The Aces are in the Cal Ripken League’s South division along with the Lorton (Metro South County) Braves, the expansion Southern Mary- land Senators and DC Grays. The four Montgomery County teams will comprise the North Division. Along with Bethesda and Silver Spring-Takoma this will include the Gaithersburg Giants and Cropdusters Baseball.

Asked if the pitchers risk developing arm trouble transitioning directly from a 50 to 70 game college season directly to the 36-game Aces schedule, Berset says it’s a matter of adjusting rest time.

“With a ‘shortened’ schedule, top pitchers come to our league so they can have their break in August. Also, the travel is relatively easy. Yes, it is the D.C. traffic you are fighting against, but being home each night is key.”

In other words, there are no overnight road trips. And for the pitching, last season 21 different hurlers saw time for the Aces, with only one topping the 40-inning plateau.

Team president Frank Fannon is more specific about how competing for the Aces in a top-tier summer league helps boost the players’ draft chances.

“Some of our players have excelled recently once they left Alexandria. Blake Burkhalter from Auburn was a second-round pick of the Atlanta Braves in 2021 and signed for over $800,000. He played for us in 2021,” Fannon, who has been with the team throughout its 15-year existence, said.

Each team is responsible for recruiting its own players, and the Alexandria team is unusual with its international flavor.

“Last year we had two players from China come and Jack Wang pitched for China recently in the World Baseball Classic,” Fannon said.

A key selling point of the Ripken league is that they leave the aluminum bats at home. Part of its stated mission is to promote collegiate wooden bat baseball, giving the league a throwback feel, as virtually all youth league and college programs use aluminum bats.

But for those aspiring to play professional baseball, where wooden bats are used, the experience swinging the lumber is invaluable. A wooden bat league enables hitters to show they can excel without aluminum bats, which are lighter and easier to swing, and likewise allows pitchers to show professional scouts that they can thrive in a professional-style league.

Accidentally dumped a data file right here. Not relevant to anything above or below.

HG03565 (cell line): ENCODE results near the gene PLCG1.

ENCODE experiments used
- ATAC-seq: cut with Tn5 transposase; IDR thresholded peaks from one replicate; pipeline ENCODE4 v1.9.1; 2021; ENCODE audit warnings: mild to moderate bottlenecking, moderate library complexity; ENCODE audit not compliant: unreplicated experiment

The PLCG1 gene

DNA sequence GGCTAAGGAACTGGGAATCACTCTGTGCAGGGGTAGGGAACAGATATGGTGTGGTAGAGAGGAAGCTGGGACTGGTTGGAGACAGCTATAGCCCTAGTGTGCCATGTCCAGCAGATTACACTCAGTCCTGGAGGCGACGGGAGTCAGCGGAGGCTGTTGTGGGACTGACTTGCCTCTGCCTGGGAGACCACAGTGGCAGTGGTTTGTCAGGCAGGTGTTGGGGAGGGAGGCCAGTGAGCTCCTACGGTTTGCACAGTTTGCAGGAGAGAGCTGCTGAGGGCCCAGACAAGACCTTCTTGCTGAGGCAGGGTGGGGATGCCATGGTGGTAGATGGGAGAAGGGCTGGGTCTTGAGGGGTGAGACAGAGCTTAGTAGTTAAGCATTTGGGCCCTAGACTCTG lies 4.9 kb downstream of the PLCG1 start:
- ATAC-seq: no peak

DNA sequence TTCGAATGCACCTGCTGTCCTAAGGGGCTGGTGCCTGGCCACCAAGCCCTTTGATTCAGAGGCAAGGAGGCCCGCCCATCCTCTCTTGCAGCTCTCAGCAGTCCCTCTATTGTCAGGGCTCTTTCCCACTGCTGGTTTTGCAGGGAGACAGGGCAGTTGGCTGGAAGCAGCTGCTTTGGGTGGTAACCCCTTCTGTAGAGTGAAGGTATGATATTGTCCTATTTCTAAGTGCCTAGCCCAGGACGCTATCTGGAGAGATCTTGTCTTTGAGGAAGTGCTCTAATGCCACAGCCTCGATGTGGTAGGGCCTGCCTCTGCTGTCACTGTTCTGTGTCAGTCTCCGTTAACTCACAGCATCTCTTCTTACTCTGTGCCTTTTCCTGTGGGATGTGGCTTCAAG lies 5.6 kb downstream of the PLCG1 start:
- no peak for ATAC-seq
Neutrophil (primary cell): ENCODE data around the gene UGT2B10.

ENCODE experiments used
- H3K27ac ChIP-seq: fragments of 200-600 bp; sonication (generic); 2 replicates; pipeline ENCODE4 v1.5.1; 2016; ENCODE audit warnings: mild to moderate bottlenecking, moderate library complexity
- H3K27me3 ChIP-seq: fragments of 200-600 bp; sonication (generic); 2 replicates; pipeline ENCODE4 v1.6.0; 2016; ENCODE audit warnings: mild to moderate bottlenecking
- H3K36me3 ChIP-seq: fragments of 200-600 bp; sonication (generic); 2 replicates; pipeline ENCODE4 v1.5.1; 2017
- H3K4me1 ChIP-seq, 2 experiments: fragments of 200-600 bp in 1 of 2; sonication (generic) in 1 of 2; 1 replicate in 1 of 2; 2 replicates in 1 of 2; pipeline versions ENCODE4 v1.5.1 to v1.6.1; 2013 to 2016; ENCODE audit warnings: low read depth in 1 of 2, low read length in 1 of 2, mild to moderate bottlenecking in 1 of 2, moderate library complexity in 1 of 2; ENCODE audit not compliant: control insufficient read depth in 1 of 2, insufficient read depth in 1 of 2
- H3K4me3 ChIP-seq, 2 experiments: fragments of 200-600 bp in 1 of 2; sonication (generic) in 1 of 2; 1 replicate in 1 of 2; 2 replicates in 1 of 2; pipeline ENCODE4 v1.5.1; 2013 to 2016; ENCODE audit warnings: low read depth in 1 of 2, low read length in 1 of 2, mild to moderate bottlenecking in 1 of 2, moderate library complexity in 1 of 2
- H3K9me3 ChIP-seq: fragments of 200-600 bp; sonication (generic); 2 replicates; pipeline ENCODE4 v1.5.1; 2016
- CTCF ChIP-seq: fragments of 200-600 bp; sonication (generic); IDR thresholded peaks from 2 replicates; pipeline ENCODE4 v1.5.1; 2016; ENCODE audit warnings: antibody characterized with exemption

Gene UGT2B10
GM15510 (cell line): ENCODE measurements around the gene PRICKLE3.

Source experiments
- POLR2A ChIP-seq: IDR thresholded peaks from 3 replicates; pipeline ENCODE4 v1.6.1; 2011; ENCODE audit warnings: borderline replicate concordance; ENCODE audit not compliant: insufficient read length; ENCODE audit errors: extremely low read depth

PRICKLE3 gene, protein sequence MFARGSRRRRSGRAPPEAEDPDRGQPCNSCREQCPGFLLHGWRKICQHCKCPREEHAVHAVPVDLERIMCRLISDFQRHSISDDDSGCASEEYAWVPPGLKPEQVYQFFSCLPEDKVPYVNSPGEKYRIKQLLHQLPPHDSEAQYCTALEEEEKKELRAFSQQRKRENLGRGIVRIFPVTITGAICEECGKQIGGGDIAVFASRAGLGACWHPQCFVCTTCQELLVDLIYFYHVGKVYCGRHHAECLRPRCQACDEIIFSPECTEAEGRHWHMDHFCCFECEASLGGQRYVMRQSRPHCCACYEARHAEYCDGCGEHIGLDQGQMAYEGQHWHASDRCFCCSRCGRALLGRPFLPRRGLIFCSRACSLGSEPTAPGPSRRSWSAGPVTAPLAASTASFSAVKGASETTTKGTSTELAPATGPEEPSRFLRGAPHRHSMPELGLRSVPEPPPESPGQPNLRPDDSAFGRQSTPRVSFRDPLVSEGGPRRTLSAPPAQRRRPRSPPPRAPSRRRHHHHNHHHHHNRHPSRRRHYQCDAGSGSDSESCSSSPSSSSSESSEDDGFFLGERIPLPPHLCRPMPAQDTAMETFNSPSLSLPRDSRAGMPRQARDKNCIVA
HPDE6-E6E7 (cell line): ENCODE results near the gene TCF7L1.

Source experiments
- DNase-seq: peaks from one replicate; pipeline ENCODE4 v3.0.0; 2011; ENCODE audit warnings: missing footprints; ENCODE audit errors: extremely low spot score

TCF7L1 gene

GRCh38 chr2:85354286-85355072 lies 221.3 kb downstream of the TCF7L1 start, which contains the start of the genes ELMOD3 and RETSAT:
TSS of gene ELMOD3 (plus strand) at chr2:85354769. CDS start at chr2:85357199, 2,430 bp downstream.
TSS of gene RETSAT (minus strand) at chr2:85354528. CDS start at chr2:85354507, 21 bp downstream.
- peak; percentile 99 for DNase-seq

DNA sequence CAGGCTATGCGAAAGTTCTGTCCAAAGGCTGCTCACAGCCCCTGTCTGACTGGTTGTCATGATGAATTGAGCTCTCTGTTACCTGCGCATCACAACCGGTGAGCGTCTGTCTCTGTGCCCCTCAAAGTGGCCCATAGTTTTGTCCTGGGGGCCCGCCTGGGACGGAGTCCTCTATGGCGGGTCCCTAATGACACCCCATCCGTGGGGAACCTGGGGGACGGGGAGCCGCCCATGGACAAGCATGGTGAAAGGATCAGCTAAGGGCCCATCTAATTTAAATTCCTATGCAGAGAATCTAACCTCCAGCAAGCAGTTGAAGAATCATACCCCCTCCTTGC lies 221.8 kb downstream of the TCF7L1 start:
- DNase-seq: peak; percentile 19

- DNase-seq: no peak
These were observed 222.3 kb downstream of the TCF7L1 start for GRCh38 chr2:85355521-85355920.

“Helping these boys out while they play is crucial in developing them,” Berset said.

Playing at Frank Mann Field on Commonwealth Avenue, the former home of the Class A Alexandria Dukes back in the 1970’s, also ties the Aces to days of baseball past.

For now, all of the Aces’ collective energy is directed toward the coming season.

“We’re very excited to begin this season,” Berset said. “Coming off a banner season, we should be able to have some great crowds on hand. The momentum of Alexandria is building rapidly so having the boys playing in front of this will be nothing short of sweet!”

The 18-game home schedule will be full of surprises, and each game will be sponsored by a different organization. According to Fannon, for the opener there will be a championship celebration ceremony 15 minutes prior to game time, followed by the first pitch at 6:30. It will be billed as Alexandria Little League Night.

There will be food trucks at all home games, and Fannon emphasized the entertainment bargain which his team presents.

“Admission is still only five dollars, with plenty of free parking,” Fannon said.

The Aces are a 501(c)(3) organization and they are consistently trying to raise money as the cost of uniforms, bats, and balls have all increased. Donations can be made on the team website or checks mailed to Alexandria Aces, P.O. Box 1219, Alexandria, 22313.